2
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PHP, 102 Bytes

for(;$i<strlen($w=$argv[1]);)$s.=($w[$i++]<=>$w[$i])+1;echo preg_match("#^(2200|0022|2002|0220)#",$s);
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2
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Python 2, 71 bytes

lambda s:map(cmp,s,s[1:]+s[0])in[[m,n,-m,-n,0]for m in-1,1for n in-1,1]

Takes the string s with characters abcde, rotates it to bcdea, and does an elementwise comparison of corresponding characters.

a  b   cmp(a,b)
b  c   cmp(b,c)
c  d   cmp(c,d)
d  e   cmp(d,e)
e  a   cmp(e,a)

The result is a list of -1, 0, 1. Then, checks if the result is one of the valid sequences of up and downs:

[-1, -1, 1, 1, 0]
[-1, 1, 1, -1, 0]
[1, -1, -1, 1, 0]
[1, 1, -1, -1, 0]

as generated from the template [m,n,-m,-n,0] with m,n=±1. The last 0 checks that the first and last letter were equal, and the length ensures that the input string had length 5.


An alternative 71. Checks the conditions on comparisons while ensuring the right length.

def f(s):a,b,c,d,e=map(cmp,s,s[1:]+s*9)[:5];print a*c<0==e>b*d>len(s)-7
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1
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R, 144 bytes

The answer is based off the logic of @Jonathan Allan. It could probably be golfed though.

s=strsplit(scan(,""),"")[[1]];d=diff(match(s,LETTERS));s[1]==tail(s,1)&length(s)==5&all(!rle(s)$l-1)&!sum(d)&!sum(sign(d))&any(rle(sign(d))$l>1)

R-fiddle test cases (vectorized example but same logic)

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  • \$\begingroup\$ Since you already have a check that length(s)==5, you can replace s[1]==tail(s,1) with s[1]==s[5]. A one-byte shorter method to check the length is is.na(s[6]). Together these two changes return TRUE for s of length 5 exactly and FALSE otherwise, as TRUE&NA is NA but FALSE&NA is FALSE. You can also save a few bytes by replacing !sum(sign(d))&any(rle(sign(d))$l>1) with !sum(a<-sign(d))&any(rle(a)$l>1). \$\endgroup\$ – rturnbull Nov 16 '16 at 16:32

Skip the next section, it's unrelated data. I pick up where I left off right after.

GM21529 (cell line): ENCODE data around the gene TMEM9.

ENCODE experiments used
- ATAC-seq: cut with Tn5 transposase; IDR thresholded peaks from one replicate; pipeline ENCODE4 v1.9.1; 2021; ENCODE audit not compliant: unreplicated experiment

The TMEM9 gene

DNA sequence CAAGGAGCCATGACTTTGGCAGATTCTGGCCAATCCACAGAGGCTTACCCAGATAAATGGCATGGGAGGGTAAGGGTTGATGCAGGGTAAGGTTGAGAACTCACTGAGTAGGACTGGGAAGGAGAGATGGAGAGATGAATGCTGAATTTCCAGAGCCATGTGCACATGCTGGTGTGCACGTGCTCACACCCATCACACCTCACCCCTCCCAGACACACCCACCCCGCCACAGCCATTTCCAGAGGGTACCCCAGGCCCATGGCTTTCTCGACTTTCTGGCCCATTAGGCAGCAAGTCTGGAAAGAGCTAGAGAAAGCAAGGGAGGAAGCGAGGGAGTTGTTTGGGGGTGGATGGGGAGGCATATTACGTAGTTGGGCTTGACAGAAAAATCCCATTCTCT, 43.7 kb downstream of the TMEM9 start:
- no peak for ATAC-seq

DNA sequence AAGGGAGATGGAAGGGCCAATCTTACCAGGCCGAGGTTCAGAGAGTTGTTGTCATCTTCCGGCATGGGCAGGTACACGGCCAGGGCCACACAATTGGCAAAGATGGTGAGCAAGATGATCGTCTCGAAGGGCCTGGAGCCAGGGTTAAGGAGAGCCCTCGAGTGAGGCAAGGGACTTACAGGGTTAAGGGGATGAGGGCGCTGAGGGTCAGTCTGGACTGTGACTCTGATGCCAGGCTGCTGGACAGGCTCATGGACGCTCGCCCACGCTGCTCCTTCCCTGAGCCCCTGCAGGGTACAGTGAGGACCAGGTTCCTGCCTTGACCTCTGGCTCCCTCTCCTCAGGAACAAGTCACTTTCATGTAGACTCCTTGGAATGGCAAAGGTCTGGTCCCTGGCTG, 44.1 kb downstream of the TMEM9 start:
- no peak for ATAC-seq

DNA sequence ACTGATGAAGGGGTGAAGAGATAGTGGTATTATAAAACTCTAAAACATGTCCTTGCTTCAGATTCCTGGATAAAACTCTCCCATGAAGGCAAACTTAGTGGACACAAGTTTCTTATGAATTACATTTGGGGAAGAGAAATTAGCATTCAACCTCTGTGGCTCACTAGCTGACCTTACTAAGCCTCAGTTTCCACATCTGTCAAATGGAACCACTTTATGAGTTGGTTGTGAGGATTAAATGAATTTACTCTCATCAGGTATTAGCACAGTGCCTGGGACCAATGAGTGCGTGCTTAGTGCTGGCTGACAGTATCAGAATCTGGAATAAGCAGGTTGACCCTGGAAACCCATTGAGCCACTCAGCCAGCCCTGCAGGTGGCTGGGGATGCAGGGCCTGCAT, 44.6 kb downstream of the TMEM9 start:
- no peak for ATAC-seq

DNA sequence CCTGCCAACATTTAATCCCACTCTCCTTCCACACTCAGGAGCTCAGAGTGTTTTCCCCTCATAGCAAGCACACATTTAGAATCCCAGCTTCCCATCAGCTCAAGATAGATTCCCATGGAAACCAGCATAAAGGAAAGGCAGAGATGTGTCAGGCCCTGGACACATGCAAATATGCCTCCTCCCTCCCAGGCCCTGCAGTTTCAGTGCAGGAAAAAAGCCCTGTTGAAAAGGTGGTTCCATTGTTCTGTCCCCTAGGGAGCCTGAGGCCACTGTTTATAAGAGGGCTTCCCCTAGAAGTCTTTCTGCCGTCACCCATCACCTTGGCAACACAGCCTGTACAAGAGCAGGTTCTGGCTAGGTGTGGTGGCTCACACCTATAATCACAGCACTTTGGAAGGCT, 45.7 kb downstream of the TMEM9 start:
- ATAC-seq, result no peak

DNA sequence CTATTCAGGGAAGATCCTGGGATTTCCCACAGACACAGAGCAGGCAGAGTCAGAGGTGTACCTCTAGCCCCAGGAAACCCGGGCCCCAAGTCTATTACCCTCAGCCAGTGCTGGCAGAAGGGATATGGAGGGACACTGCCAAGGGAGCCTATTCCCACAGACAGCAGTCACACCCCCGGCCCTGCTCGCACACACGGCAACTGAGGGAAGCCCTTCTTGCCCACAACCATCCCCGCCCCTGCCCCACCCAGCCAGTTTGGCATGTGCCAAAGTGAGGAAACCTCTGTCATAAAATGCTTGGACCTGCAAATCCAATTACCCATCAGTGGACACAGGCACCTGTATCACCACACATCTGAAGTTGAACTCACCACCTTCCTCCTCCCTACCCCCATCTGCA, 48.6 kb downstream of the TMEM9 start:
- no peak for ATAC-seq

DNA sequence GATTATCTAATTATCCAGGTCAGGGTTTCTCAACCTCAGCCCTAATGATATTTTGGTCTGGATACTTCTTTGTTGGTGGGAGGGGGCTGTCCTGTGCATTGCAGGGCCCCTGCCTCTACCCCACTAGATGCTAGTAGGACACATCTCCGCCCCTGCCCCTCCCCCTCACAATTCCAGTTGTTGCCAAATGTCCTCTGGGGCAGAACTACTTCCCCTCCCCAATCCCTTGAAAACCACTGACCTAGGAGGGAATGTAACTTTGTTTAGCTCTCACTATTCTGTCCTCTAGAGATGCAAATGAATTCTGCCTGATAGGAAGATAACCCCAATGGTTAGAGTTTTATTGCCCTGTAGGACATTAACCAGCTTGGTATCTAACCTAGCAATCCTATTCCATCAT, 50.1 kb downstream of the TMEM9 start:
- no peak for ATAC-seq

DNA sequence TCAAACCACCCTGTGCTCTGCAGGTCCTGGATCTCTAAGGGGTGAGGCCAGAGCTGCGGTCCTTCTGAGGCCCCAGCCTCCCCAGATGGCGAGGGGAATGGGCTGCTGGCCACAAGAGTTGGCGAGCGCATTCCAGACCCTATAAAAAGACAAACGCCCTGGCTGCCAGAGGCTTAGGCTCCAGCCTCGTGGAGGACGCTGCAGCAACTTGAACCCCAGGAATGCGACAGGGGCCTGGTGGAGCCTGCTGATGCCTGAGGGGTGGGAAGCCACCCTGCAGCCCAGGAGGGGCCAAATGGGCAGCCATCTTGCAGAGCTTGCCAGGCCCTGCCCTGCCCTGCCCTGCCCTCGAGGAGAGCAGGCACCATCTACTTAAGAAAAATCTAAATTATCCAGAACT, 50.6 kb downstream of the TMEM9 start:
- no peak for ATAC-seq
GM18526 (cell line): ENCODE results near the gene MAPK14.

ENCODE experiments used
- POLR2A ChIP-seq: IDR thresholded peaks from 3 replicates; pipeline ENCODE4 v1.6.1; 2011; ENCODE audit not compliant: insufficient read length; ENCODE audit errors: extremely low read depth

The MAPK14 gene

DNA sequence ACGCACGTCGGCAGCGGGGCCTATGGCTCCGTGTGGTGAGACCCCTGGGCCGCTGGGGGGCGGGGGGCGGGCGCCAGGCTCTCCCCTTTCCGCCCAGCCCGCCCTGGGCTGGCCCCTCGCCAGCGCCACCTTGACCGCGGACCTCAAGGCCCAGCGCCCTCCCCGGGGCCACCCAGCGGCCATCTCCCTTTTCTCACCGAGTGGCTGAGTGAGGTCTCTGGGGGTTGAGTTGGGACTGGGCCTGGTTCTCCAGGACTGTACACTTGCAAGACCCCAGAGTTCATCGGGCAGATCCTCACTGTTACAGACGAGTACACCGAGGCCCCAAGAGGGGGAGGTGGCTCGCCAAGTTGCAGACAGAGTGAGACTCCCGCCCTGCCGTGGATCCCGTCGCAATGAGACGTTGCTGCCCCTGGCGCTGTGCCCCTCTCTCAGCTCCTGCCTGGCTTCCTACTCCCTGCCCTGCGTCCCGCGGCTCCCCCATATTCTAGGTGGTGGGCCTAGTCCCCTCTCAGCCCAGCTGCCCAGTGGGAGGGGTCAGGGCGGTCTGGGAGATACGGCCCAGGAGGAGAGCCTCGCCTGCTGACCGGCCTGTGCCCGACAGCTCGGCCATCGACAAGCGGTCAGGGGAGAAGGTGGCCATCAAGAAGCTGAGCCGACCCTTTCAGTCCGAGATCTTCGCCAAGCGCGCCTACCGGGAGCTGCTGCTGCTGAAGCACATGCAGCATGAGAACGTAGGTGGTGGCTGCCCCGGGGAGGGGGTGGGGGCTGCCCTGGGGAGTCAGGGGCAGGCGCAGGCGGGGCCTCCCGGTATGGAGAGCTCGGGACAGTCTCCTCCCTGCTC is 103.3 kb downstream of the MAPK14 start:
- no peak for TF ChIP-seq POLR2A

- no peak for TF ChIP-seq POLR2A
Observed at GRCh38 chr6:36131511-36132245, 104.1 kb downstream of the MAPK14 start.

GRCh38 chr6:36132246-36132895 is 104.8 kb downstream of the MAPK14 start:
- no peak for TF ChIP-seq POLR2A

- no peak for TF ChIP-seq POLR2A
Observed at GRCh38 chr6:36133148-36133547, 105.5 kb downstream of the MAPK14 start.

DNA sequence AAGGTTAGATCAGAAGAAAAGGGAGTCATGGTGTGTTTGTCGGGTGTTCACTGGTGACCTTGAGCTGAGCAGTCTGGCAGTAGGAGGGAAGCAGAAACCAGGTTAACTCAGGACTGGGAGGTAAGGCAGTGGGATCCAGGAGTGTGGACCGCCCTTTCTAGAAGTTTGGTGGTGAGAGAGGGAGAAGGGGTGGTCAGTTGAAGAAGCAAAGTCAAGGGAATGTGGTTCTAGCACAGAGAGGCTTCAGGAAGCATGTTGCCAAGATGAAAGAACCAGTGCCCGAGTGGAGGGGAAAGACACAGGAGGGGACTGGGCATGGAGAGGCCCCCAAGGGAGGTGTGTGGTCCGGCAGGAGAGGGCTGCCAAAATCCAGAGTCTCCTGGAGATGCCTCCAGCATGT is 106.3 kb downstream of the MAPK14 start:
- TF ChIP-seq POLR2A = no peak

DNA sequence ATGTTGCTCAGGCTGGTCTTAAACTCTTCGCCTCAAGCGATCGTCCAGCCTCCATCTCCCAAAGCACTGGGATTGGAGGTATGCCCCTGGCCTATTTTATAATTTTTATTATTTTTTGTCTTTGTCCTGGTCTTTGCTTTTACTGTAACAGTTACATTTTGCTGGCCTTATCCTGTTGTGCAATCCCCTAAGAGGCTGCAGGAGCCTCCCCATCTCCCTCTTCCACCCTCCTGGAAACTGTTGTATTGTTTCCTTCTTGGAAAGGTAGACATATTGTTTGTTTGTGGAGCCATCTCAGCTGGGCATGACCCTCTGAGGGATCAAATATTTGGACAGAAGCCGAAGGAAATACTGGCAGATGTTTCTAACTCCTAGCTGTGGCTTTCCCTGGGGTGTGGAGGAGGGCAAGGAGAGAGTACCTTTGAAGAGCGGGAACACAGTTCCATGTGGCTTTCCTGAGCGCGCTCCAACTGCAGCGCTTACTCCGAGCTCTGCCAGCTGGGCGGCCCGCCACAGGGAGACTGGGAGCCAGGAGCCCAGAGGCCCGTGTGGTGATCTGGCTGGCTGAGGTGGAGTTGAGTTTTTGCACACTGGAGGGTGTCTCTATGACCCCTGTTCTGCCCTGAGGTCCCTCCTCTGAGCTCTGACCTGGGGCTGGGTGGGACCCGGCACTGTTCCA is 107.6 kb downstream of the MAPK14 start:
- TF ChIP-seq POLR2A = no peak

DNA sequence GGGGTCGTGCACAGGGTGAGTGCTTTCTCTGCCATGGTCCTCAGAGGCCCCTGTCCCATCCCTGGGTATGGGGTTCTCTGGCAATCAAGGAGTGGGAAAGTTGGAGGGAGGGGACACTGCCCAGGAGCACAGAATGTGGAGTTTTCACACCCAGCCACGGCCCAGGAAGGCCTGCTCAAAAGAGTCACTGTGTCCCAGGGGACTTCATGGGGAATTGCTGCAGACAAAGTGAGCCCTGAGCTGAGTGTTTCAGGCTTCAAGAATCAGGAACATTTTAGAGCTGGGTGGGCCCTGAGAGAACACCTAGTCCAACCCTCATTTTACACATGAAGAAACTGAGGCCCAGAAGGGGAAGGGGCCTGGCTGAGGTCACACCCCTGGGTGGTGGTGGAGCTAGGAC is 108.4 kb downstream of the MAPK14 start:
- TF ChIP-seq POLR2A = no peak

1
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GNU Prolog, 47 bytes

i([A,B,C,D,A]):-A>B,B>C,C<D,D<A;i([B,C,D,A,B]).

Defines a predicate i which succeeds (infinitely many times, in fact) for an infinity word, thus outputting "yes" when run from the interpreter (as is usual for Prolog); fails for a candidate word whose first and last letters don't match, or isn't 5 letters long, thus outputting "no" when run from the interpreter; and crashes with a stack overflow if given a candidate word that isn't an infinity word, but which is five letters with the first and last two matching. (I'm not sure why it crashes; the recursive call should be treatable as a tailcall. Apparently GNU Prolog's optimizer isn't very good.) Succeeding is Prolog's equivalent of truthy, and failing the equivalent of falsey; a crash is definitely more falsey than truthy, and fixing it would make the solution substantially longer, so I hope this counts as a valid solution.

The algorithm is fairly simple (and indeed, the program is fairly readable); check whether the letters form one of the four patterns that make an infinity word, and if not, cyclicly permute and try again. We don't need to explicitly check for double letters as the < and > operators let us implicitly check that at the same time that we check that the deltas match.

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1
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Actually, 38 27 bytes